And the reason why we keep ignoring this threat is because of its very nature. It’s unpredictable, can strike at any time, and comes with little advance warning. Perhaps the best assurance that can be provided to the American public is to admit that no predefined strategy exists for solving this problem. It’s like having a heart attack– diet and exercise can prevent it from happening, but when it does occur, you can’t plan for it. You just have to deal with it as it happens using whatever resources you’ve got, including human beings:

The #1 killer of women in America.



So What’s This All About Anyway?

Warning: This post discusses non-PC topics related to human biology. The most controversial sections have been attached as a Word document, which has been scanned and guaranteed free of malicious code by Kaspersky Internet Security.

It’s been 26 posts and about one and a half years since this blog was started. The topics have run the gamut from ancient history to human biology to modern politics, and the purpose of these posts seems more elusive than ever. Some may wonder whether they amount to anything significantly more than the rantings of a madman pseudo-intellectual with rudimentary knowledge of popular evolutionary psychology. So without further ado, let’s take a good, hard look at the problem:

Three decades of relatively broadly-shared prosperity have given way to a global economic crisis, with government programs providing limited relief. Current political trends only seem to be exacerbating the problem, with right-wing governments triggering the UK’s exit from the European Union and the election of Donald Trump in the United States. Caught up in the middle of all this are the Millenials, the generation that was born in the years following the collapse of the Soviet Union in 1991.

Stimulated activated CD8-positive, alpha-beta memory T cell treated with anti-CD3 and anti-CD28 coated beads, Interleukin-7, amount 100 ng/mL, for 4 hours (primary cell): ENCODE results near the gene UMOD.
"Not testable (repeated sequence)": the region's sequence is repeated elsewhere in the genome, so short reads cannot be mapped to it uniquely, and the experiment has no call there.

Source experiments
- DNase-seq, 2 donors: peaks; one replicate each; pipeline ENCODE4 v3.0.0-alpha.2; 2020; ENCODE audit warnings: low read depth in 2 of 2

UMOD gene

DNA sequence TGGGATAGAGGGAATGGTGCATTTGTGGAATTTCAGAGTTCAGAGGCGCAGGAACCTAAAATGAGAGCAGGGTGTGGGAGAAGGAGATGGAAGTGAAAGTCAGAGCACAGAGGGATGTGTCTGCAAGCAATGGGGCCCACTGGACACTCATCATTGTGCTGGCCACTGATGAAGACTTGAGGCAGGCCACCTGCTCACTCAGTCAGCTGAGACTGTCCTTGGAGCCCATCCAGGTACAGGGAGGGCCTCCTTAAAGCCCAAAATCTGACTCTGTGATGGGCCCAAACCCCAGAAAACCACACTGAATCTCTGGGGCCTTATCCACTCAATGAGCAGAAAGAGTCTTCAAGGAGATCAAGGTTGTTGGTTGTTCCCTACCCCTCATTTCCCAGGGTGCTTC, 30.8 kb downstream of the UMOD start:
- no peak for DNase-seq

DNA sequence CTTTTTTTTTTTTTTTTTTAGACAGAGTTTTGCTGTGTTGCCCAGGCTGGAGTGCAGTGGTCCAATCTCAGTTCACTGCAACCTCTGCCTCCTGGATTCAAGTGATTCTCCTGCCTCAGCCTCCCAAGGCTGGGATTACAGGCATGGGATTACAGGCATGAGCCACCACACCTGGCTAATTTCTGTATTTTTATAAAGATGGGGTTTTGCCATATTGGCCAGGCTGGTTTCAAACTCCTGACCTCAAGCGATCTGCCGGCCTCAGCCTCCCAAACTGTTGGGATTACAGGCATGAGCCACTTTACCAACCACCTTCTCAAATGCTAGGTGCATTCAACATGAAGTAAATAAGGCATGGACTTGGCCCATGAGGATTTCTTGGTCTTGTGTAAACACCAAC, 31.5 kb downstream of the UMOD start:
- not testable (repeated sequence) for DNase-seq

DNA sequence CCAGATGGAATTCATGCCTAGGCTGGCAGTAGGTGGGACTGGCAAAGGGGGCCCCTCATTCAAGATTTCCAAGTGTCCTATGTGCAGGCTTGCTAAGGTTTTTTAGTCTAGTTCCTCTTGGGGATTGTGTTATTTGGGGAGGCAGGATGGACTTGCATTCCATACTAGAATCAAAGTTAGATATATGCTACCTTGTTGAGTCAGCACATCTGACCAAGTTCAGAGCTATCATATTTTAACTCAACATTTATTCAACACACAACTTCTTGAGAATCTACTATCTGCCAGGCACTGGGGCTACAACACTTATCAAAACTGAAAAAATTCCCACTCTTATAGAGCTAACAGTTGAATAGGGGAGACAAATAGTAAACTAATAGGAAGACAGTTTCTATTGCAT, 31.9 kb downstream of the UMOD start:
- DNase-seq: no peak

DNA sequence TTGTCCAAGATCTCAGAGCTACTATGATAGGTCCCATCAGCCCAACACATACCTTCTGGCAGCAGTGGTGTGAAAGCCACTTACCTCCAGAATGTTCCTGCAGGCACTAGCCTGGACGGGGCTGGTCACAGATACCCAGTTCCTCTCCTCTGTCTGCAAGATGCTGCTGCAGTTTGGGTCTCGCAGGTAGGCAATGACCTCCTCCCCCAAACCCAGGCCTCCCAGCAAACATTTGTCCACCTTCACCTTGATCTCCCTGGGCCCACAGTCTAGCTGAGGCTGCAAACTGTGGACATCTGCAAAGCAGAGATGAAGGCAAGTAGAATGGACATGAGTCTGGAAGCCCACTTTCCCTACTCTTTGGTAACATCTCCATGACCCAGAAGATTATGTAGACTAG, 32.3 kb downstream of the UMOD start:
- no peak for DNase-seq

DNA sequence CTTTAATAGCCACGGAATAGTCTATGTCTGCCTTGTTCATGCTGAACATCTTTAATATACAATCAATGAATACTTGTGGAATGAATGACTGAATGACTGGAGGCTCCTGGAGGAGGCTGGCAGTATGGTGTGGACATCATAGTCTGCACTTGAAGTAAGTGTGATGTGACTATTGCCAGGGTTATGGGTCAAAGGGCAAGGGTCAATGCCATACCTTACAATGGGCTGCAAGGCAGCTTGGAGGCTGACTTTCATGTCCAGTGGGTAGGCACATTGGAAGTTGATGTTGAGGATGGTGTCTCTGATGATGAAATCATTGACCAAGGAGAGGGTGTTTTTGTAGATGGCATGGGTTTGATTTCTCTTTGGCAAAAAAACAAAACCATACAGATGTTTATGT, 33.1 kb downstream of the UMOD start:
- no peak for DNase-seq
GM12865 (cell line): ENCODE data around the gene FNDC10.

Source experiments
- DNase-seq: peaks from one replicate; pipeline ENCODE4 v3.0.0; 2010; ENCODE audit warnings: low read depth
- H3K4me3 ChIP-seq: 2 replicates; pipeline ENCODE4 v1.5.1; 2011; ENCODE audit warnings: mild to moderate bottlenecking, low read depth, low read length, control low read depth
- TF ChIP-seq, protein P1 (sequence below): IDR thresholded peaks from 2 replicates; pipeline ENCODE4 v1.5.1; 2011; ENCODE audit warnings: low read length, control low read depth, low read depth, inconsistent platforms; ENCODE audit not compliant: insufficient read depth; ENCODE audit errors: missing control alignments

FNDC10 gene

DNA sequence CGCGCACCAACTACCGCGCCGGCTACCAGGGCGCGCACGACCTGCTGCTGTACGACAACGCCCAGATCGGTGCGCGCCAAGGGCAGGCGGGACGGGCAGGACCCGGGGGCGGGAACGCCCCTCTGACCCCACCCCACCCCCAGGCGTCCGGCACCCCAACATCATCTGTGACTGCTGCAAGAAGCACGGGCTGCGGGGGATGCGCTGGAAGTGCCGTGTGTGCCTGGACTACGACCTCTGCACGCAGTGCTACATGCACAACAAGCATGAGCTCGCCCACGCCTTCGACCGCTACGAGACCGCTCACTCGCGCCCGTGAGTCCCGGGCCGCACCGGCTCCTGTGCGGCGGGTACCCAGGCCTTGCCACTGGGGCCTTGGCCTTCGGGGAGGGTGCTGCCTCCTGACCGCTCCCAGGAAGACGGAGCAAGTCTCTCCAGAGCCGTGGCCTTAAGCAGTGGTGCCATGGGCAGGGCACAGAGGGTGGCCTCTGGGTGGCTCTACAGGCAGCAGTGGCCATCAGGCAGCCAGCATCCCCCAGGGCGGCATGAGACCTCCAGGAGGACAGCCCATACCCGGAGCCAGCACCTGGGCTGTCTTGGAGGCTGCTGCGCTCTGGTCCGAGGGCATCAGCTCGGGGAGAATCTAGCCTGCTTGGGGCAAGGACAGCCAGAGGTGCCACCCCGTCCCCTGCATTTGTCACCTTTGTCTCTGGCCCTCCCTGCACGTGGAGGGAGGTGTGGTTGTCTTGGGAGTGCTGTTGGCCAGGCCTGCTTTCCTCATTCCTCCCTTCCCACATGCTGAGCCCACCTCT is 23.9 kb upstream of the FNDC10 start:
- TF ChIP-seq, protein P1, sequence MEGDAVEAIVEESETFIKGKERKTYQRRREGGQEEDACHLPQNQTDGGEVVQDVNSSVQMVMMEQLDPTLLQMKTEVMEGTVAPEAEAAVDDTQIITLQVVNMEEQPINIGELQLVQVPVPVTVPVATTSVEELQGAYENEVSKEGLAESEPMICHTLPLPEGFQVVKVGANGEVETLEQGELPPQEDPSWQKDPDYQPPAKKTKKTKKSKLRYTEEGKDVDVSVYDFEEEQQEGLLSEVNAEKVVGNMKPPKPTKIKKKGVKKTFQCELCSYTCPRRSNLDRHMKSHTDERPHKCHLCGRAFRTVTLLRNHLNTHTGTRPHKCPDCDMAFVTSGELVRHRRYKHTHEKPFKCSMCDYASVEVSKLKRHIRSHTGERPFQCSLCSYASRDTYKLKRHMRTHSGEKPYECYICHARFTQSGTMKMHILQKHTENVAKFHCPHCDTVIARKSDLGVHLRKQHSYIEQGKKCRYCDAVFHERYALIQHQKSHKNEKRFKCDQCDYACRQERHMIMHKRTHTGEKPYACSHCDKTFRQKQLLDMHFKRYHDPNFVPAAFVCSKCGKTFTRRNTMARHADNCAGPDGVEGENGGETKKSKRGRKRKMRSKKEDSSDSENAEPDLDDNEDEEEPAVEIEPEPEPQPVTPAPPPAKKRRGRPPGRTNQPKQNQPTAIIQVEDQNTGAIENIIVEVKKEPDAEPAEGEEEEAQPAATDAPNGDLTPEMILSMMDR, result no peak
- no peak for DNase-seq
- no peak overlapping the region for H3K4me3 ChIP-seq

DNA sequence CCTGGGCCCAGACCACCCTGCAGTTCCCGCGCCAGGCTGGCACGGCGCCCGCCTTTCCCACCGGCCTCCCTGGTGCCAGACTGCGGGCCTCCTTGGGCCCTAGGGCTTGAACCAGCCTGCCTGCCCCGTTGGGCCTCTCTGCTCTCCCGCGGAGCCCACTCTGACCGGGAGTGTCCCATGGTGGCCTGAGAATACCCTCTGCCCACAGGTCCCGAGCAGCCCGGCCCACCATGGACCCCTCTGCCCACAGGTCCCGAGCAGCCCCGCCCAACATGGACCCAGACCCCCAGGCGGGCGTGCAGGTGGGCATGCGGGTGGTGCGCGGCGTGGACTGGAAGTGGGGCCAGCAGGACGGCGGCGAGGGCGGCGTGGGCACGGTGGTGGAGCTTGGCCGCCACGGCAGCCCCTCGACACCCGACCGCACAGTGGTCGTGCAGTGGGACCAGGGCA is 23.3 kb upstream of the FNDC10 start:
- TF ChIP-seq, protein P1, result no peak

Generation Z, which was born during the years following the start of the Global War on Terror, grew up in an environment where physical security was a concern, which means they have to deal with that in addition to the issues faced by Millenials.

In an economic climate characterized by massive student loan debts in combination with an economic recovery that was primarily limited to low-wage economic sectors such as retail, this group appears to be the most vulnerable to the current wave of conservatism. Combine this with a political climate where Communism is no longer a major player, and you get a generation that is looking for a guiding philosophy to help them navigate the troubled waters of today’s world. Movements like Occupy Wall Street have attempted to fill this void, but the 1960s counterculture movement that inspired it existed within a completely different political climate than the one that exists today.

In order to truly understand the problems faced by the Millenial generation, it is absolutely necessary to understand the problems of the generation that raised them, the Baby Boomers. Born during a population boom following the most destructive war in human history and raised during a period of cultural conformity, young Boomers were some of the first people to begin challenging the status quo and existing social norms.

However, the breakdown of American society following the assassination of John F. Kennedy in 1963 led to a period of extended social and economic instability. Any children that were born after this period found themselves in a disturbing paradox– despite living during times when human civilization had reached heights that had never been seen before, the goals which they were being asked to pursue were well beyond what their abilities would allow.

Solutions to this problem were developed by Generation X, the generation which was born between these two age groups, and those solutions resulted in prosperity for a limited period of time before that wealth evaporated at the end of the previous decade. As a result, new solutions need to be implemented that can take into account a socioeconomic landscape that was inherited from the 20th century while also addressing 21st century issues such as climate change.

In short, this blog is about what it means to be young in today’s America.


PBS documentary about the social changes of the 1960s: